Head2Head: Succeeding in International Treasury
by Bruce Meuli and Jonathon Traer-Clark, Global Business Solutions executives, Global Transaction Services, Bank of America Merrill Lynch
In the second instalment of the TMI Head2Head series, we rejoin Bruce Meuli & Jonathon Traer-Clark, Bank of America Merrill Lynch, who share their insights on how treasury makes the leap from domestic to international - or indeed international to global. Not only do treasurers need the technical skills to manage cash, financing, investment and risk requirements in each country into which the corporation expands, but they also need to be aware of local practices and regulations, and build these into their treasury strategy.
JTC The issue of ‘going global’ is at the heart of treasury today as corporations of all sizes increasingly sell to, and buy from an expanding range of customers and suppliers. This is resulting in companies becoming more international in their strategy and operations, with significant implications for treasury. While you might be aware that your company is open to making acquisitions, it could still come as a surprise to wake up next month or next quarter as the owner of overseas assets, and be tasked with managing and integrating them.
BM I think we need to deal with some definitions first. The terms ‘international’ and ‘global’ aren’t interchangeable. There are few truly global companies or institutions: more often, firms are international, with a focus on certain regions. Job titles can give you an insight into how global a firm’s operations are. Are roles divided by geography, such as EMEA, Eurasia etc., or by function? Do they have global centres of excellence? For instance, it is common for US companies to split their business across domestic North America and international activities: that is, the rest of the world.
JTC Another assumption people make is that this topic is only about US companies going overseas. Sure, American firms face a degree of complexity when they leave their home turf, but this issue isn’t limited to them. You need to remember that while US companies deal with 50 states and billions in revenue, this is in one currency and a broadly consistent regulatory regime, with perhaps some additional complications for those active in Latin America, Canada and Mexico. Talk to your typical EMEA or Asia treasurer and they may oversee 50 or more countries and as many languages and currencies, plus complex tax and regulatory frameworks. Every day, these treasurers deal with national idiosyncrasies such as difficulties in unlocking cash from regulated economies like China, India or South Africa, and the variety of rules for local director registrations.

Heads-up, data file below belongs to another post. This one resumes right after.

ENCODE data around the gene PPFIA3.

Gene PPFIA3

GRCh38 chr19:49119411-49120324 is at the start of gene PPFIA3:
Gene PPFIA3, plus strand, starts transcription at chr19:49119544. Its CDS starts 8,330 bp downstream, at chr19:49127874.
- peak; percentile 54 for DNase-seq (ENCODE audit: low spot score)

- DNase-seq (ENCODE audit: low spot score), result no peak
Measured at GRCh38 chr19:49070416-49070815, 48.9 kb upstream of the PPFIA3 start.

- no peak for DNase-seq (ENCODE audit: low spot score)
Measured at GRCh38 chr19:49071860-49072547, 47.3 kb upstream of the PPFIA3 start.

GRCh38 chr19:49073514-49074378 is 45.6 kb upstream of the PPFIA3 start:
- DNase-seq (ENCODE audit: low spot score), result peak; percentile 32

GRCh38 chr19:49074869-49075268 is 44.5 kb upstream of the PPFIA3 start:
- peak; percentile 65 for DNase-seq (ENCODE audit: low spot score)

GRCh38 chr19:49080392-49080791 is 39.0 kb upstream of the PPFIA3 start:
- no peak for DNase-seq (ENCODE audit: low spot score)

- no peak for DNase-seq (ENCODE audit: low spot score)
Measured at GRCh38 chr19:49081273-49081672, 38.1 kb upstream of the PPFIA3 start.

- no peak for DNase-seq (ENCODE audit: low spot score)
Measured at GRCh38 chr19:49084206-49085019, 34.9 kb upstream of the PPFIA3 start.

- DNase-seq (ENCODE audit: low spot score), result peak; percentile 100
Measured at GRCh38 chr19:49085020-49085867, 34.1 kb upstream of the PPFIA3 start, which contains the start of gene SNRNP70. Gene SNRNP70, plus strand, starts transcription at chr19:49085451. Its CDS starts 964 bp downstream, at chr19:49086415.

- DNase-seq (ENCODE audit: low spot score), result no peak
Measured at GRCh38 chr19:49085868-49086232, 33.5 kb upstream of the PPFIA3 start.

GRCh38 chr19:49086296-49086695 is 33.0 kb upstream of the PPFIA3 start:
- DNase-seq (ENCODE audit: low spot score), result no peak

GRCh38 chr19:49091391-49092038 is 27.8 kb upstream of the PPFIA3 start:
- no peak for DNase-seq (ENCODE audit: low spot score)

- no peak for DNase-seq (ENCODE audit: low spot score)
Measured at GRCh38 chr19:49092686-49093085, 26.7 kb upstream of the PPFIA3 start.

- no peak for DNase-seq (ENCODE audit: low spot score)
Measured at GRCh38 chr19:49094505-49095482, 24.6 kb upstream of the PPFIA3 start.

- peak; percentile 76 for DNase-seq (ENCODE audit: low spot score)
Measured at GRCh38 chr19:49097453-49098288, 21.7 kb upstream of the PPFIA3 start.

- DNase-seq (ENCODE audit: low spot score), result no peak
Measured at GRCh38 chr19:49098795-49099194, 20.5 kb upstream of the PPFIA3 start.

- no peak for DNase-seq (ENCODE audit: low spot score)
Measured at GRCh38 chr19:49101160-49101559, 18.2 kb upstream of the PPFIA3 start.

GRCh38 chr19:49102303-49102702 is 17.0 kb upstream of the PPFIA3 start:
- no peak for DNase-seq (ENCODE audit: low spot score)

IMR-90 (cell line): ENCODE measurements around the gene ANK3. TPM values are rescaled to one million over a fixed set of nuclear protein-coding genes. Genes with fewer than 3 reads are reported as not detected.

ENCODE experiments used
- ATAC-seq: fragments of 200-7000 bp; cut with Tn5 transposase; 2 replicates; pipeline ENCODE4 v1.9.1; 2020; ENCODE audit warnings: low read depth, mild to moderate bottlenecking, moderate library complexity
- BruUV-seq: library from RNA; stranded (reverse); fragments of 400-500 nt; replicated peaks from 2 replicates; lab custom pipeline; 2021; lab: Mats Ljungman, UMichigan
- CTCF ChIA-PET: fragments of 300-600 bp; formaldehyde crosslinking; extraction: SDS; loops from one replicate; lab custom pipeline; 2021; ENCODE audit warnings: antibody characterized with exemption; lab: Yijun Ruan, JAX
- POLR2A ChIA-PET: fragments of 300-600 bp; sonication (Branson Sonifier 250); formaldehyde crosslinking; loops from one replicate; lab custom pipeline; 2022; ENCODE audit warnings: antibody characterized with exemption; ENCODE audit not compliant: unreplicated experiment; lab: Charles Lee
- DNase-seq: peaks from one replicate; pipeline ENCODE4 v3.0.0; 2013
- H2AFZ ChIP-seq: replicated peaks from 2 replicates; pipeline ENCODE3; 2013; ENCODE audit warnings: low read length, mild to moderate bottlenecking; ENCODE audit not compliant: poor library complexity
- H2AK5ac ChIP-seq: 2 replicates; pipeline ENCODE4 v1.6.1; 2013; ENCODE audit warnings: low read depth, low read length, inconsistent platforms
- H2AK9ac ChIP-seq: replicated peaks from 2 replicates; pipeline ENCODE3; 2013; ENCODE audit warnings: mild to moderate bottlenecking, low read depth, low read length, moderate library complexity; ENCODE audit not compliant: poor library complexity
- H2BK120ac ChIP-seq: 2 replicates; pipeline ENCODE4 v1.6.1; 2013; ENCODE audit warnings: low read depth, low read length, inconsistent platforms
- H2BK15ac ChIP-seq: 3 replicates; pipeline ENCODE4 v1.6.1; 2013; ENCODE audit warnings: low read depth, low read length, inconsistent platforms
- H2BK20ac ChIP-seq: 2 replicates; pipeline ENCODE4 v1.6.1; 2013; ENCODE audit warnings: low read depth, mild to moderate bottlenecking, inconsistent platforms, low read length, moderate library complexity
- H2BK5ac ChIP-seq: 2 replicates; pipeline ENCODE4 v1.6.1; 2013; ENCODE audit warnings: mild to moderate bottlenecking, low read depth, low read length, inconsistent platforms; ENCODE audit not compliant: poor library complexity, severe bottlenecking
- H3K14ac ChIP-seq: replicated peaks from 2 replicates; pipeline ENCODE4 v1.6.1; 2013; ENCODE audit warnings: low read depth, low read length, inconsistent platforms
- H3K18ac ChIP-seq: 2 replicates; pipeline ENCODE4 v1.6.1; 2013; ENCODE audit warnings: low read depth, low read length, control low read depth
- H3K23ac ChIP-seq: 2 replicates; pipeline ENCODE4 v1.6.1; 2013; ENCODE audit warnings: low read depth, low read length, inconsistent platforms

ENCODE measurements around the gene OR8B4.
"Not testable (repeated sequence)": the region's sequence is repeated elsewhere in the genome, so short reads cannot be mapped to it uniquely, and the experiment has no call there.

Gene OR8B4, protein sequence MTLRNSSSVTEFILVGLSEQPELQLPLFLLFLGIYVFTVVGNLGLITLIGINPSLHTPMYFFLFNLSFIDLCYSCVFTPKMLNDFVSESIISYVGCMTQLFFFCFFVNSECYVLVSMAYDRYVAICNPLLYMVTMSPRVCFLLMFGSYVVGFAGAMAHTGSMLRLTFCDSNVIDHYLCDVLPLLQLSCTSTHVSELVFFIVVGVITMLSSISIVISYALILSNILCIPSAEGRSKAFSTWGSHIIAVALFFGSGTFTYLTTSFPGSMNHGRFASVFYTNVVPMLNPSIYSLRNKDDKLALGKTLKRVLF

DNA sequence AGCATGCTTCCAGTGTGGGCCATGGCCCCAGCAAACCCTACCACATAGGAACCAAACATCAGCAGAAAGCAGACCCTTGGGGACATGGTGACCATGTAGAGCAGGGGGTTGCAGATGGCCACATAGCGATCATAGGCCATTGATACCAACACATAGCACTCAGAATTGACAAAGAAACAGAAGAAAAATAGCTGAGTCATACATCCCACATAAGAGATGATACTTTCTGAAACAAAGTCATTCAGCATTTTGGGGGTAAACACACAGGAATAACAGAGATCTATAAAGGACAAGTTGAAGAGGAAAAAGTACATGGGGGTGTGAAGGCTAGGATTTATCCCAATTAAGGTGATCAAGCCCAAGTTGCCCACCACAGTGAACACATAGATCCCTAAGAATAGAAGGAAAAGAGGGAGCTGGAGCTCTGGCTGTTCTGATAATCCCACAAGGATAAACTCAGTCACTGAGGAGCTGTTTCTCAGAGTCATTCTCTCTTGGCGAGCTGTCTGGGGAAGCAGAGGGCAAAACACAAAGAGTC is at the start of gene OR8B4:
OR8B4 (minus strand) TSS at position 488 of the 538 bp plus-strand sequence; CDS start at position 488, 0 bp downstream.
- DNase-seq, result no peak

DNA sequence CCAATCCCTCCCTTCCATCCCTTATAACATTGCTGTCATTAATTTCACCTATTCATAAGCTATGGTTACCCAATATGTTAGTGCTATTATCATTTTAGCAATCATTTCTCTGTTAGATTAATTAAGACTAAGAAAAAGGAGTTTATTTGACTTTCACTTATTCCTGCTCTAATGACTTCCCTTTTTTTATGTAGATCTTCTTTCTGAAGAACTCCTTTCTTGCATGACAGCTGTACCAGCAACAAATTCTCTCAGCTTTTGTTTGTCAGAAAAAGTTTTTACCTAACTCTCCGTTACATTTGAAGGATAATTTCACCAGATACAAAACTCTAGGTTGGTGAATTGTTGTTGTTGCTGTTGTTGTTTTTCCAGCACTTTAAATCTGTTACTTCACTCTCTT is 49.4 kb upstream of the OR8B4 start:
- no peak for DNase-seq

BM Wherever your HQ is, what’s important is how you react and adapt to the differences you encounter when operating in other countries and regions. For me, getting the culture and human aspect right is crucial. These are not often talked about because many of us are ‘numbers people’ first. You can’t expect to acquire or set up an operation in another country, apply the model you’ve always used and expect it to work equally well. You have to be aware of the local business culture, listen, and understand how people think and work. Only then can you make an informed decision about how best to integrate the business as part of your global network. Do you have the right mix of international experience, skills and knowledge to manage a multinational company?